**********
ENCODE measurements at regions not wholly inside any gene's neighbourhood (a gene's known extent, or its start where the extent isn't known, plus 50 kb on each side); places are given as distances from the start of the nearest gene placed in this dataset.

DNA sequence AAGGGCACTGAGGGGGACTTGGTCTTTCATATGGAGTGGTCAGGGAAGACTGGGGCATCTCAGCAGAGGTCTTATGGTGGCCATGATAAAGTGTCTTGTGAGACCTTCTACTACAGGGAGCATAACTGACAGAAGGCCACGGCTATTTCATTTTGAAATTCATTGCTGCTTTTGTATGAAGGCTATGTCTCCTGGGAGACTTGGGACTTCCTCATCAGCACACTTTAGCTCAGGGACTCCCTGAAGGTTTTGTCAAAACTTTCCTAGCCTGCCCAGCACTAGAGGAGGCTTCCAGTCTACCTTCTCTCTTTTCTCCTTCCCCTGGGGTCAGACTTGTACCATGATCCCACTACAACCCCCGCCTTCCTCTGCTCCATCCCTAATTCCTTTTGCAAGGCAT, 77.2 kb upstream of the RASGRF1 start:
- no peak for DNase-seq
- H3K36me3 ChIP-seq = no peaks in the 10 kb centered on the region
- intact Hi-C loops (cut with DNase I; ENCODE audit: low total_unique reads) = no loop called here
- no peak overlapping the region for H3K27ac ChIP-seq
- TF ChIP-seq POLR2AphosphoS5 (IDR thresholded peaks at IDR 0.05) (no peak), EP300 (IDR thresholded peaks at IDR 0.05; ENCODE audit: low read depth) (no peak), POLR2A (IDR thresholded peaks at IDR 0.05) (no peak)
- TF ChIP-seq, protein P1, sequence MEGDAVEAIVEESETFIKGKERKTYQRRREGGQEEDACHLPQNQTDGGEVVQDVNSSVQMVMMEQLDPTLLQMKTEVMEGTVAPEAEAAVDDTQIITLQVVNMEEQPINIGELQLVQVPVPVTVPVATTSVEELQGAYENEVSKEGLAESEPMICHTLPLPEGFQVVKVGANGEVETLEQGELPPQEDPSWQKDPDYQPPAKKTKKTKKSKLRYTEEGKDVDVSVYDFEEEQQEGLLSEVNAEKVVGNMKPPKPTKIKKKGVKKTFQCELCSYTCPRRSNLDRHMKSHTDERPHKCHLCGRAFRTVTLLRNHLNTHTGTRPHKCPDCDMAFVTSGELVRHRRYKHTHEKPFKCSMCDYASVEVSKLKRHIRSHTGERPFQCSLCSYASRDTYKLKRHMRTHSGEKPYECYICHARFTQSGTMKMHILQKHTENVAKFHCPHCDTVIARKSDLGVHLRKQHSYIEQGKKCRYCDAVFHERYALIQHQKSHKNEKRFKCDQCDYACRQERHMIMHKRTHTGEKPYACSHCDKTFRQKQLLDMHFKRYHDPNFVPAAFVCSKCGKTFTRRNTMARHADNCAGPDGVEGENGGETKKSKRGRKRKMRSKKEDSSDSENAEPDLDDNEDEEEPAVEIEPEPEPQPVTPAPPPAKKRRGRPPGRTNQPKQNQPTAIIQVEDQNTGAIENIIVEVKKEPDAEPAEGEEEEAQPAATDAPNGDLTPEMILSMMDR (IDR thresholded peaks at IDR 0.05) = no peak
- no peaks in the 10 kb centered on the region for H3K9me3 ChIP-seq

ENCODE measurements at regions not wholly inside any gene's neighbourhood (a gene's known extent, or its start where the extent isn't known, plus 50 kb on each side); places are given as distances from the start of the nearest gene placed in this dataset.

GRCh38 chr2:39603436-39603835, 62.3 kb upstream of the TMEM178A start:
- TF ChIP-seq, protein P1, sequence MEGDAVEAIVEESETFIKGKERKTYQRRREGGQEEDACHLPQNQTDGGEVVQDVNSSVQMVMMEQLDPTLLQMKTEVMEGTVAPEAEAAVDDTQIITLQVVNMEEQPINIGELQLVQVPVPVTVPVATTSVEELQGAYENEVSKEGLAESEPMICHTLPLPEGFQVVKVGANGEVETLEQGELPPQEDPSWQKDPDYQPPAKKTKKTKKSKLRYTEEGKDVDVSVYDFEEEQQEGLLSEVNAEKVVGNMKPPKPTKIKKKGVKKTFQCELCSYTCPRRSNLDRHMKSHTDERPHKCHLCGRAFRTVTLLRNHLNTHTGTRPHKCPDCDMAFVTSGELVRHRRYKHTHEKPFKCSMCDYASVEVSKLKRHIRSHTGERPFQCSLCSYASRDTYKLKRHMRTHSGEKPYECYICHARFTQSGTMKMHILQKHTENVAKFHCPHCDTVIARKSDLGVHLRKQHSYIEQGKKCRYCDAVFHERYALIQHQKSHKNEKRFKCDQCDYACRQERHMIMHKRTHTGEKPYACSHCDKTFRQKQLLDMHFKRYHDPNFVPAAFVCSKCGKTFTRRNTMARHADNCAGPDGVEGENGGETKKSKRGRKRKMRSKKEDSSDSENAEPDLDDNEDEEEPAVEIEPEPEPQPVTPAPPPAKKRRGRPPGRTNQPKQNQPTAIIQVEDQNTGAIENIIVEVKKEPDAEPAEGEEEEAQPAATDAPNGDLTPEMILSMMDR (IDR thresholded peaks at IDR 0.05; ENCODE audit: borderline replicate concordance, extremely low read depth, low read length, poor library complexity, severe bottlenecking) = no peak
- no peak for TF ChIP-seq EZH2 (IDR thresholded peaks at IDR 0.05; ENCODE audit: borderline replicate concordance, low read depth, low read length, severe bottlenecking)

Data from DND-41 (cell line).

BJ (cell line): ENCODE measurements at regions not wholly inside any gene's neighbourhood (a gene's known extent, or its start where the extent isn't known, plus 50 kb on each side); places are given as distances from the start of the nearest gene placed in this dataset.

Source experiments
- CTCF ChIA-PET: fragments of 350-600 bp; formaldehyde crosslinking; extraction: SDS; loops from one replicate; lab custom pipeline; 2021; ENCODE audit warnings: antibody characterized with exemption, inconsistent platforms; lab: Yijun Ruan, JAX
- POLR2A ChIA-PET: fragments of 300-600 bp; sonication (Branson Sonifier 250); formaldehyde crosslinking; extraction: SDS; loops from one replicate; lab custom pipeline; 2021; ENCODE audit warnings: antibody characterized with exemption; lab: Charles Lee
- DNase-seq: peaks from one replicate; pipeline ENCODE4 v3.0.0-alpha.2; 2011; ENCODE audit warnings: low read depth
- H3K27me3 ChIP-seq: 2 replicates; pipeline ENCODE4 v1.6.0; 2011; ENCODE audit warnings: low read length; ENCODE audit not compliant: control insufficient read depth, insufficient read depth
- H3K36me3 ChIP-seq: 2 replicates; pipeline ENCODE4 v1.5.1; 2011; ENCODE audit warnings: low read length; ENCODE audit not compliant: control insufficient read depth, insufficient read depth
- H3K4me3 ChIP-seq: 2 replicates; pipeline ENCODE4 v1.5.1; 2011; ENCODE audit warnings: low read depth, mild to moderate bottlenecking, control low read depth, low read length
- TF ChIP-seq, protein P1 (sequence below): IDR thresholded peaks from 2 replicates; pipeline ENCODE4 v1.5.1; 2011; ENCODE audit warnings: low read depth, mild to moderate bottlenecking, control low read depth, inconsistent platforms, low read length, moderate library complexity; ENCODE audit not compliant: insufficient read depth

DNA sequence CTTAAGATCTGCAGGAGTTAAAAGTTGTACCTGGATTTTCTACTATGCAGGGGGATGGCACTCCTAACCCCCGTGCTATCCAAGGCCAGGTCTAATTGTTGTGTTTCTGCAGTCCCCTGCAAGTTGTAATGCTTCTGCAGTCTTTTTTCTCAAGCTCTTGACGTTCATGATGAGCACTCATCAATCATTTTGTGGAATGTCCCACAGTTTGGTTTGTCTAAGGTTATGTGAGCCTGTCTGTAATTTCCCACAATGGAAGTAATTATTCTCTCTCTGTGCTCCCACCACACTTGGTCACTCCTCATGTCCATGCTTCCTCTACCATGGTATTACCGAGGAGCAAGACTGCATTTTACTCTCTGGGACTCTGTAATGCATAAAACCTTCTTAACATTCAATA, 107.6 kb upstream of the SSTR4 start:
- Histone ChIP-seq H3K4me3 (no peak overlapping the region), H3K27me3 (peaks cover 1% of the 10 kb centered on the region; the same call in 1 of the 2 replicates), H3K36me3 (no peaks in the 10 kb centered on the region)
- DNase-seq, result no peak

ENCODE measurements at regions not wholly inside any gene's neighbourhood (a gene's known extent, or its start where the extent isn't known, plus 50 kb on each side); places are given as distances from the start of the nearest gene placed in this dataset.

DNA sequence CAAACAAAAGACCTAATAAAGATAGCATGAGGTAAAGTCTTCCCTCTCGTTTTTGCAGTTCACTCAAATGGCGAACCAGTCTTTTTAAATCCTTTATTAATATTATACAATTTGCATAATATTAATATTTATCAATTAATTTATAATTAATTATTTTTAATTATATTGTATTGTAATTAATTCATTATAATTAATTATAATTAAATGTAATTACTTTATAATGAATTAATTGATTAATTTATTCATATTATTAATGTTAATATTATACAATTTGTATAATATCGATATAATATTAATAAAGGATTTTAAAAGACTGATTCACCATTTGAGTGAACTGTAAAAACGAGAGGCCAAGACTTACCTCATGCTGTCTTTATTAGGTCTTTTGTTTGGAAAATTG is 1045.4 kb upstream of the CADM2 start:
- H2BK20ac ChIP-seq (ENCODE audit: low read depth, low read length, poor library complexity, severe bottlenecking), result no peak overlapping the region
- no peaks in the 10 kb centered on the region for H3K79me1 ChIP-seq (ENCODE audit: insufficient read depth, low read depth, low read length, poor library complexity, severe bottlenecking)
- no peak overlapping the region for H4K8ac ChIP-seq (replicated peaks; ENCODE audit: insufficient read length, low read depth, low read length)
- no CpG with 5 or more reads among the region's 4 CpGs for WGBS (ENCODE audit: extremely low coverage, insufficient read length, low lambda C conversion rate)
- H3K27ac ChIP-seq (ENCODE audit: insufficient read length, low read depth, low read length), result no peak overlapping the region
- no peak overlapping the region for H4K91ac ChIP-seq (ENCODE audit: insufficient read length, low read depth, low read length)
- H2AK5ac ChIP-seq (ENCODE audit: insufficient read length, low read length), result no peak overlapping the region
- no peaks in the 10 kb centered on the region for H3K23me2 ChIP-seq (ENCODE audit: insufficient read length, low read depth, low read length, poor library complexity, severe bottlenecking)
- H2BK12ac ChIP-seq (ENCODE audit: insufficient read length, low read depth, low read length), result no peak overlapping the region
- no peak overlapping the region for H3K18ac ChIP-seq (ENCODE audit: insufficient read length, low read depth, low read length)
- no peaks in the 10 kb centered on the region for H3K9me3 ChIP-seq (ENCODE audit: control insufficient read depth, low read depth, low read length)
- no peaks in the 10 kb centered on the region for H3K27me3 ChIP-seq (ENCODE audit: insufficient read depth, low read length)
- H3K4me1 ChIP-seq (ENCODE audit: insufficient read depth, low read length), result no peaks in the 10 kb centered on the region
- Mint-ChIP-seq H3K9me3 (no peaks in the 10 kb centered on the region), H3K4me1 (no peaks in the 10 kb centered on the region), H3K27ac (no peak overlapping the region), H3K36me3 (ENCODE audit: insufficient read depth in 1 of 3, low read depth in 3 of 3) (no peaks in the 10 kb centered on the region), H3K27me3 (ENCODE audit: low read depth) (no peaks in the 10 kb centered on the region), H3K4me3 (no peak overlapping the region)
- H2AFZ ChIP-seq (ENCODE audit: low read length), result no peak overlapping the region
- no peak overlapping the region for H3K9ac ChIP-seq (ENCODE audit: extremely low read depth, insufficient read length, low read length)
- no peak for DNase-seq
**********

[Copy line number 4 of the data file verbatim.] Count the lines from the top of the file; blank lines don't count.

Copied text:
- H3K36me3 ChIP-seq = no peaks in the 10 kb centered on the region